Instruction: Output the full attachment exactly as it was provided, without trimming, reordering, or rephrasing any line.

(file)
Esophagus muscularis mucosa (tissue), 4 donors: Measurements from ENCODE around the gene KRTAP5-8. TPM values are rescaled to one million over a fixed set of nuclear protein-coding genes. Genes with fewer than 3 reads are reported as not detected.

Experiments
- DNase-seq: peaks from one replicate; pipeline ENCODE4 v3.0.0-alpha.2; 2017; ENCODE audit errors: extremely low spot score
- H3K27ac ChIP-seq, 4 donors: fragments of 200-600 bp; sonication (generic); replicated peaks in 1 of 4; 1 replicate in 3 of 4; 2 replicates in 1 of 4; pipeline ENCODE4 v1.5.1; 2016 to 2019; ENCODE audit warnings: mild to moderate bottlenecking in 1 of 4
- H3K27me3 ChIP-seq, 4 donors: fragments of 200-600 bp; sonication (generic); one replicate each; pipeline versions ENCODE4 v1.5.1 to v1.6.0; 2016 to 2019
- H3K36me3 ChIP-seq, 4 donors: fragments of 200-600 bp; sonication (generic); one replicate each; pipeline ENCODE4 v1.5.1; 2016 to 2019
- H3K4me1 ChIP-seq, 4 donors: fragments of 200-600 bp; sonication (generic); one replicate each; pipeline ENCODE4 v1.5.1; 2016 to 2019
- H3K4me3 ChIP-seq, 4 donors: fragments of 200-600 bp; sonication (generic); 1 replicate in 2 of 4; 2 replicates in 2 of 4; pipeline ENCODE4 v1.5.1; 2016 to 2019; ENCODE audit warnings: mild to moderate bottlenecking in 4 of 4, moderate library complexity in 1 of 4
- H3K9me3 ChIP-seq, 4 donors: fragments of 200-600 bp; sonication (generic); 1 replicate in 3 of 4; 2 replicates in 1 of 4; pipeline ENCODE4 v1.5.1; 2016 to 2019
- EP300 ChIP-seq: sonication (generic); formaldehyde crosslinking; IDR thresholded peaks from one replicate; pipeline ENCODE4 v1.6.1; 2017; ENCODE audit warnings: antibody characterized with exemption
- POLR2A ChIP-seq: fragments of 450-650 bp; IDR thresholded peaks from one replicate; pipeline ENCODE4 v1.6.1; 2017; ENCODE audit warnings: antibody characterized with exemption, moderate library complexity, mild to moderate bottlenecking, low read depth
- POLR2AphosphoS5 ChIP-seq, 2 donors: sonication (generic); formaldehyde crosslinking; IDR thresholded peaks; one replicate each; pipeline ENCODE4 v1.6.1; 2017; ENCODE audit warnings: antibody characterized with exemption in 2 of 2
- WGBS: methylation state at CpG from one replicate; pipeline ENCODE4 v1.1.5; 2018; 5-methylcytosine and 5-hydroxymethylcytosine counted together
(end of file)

Esophagus muscularis mucosa (tissue), 4 donors: Measurements from ENCODE around the gene KRTAP5-8. TPM values are rescaled to one million over a fixed set of nuclear protein-coding genes. Genes with fewer than 3 reads are reported as not detected.

Experiments
- DNase-seq: peaks from one replicate; pipeline ENCODE4 v3.0.0-alpha.2; 2017; ENCODE audit errors: extremely low spot score
- H3K27ac ChIP-seq, 4 donors: fragments of 200-600 bp; sonication (generic); replicated peaks in 1 of 4; 1 replicate in 3 of 4; 2 replicates in 1 of 4; pipeline ENCODE4 v1.5.1; 2016 to 2019; ENCODE audit warnings: mild to moderate bottlenecking in 1 of 4
- H3K27me3 ChIP-seq, 4 donors: fragments of 200-600 bp; sonication (generic); one replicate each; pipeline versions ENCODE4 v1.5.1 to v1.6.0; 2016 to 2019
- H3K36me3 ChIP-seq, 4 donors: fragments of 200-600 bp; sonication (generic); one replicate each; pipeline ENCODE4 v1.5.1; 2016 to 2019
- H3K4me1 ChIP-seq, 4 donors: fragments of 200-600 bp; sonication (generic); one replicate each; pipeline ENCODE4 v1.5.1; 2016 to 2019
- H3K4me3 ChIP-seq, 4 donors: fragments of 200-600 bp; sonication (generic); 1 replicate in 2 of 4; 2 replicates in 2 of 4; pipeline ENCODE4 v1.5.1; 2016 to 2019; ENCODE audit warnings: mild to moderate bottlenecking in 4 of 4, moderate library complexity in 1 of 4
- H3K9me3 ChIP-seq, 4 donors: fragments of 200-600 bp; sonication (generic); 1 replicate in 3 of 4; 2 replicates in 1 of 4; pipeline ENCODE4 v1.5.1; 2016 to 2019
- EP300 ChIP-seq: sonication (generic); formaldehyde crosslinking; IDR thresholded peaks from one replicate; pipeline ENCODE4 v1.6.1; 2017; ENCODE audit warnings: antibody characterized with exemption
- POLR2A ChIP-seq: fragments of 450-650 bp; IDR thresholded peaks from one replicate; pipeline ENCODE4 v1.6.1; 2017; ENCODE audit warnings: antibody characterized with exemption, moderate library complexity, mild to moderate bottlenecking, low read depth
- POLR2AphosphoS5 ChIP-seq, 2 donors: sonication (generic); formaldehyde crosslinking; IDR thresholded peaks; one replicate each; pipeline ENCODE4 v1.6.1; 2017; ENCODE audit warnings: antibody characterized with exemption in 2 of 2
- WGBS: methylation state at CpG from one replicate; pipeline ENCODE4 v1.1.5; 2018; 5-methylcytosine and 5-hydroxymethylcytosine counted together